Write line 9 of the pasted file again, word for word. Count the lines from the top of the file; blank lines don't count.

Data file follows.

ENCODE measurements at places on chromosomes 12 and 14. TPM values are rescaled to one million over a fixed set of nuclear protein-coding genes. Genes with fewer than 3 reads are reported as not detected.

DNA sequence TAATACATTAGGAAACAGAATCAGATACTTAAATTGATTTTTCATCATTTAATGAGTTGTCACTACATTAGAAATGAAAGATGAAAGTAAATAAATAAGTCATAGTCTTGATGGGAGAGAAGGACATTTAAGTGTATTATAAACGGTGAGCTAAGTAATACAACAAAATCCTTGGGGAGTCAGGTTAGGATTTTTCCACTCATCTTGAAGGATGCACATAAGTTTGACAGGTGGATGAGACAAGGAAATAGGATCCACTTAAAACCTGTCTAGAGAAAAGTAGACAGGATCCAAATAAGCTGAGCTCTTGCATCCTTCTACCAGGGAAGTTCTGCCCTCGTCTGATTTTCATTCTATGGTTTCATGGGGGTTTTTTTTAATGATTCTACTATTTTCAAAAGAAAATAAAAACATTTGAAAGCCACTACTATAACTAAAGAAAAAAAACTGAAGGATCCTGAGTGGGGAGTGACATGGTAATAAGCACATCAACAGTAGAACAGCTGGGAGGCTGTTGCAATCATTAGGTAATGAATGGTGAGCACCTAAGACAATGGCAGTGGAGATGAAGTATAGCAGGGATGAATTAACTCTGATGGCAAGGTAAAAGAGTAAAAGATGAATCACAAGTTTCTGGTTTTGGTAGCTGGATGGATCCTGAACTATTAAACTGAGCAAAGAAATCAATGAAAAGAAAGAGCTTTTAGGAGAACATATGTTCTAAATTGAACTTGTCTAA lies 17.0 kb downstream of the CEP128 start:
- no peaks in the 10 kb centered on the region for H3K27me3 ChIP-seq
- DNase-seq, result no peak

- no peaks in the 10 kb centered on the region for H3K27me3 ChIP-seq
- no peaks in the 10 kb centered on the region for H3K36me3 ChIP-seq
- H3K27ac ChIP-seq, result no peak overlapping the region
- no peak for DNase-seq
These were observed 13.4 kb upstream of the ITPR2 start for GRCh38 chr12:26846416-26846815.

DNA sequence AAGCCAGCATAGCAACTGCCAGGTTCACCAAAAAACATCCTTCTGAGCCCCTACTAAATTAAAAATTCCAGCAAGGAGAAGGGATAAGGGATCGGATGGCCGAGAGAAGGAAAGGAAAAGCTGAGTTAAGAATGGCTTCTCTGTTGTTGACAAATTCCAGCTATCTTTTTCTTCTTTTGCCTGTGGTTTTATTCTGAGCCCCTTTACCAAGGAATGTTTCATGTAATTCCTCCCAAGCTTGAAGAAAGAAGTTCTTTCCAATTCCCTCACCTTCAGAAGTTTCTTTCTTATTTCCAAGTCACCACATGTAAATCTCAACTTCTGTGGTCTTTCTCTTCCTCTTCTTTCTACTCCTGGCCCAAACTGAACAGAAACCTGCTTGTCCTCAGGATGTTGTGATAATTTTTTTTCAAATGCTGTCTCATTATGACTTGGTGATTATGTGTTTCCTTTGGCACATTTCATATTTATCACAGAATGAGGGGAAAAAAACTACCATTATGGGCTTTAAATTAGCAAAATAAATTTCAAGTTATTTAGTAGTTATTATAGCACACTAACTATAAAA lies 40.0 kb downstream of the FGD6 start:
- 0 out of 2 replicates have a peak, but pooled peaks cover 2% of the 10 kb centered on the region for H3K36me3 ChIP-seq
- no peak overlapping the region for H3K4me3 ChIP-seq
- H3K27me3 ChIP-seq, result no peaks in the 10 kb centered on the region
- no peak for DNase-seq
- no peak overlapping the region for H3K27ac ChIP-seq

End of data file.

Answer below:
These were observed 13.4 kb upstream of the ITPR2 start for GRCh38 chr12:26846416-26846815.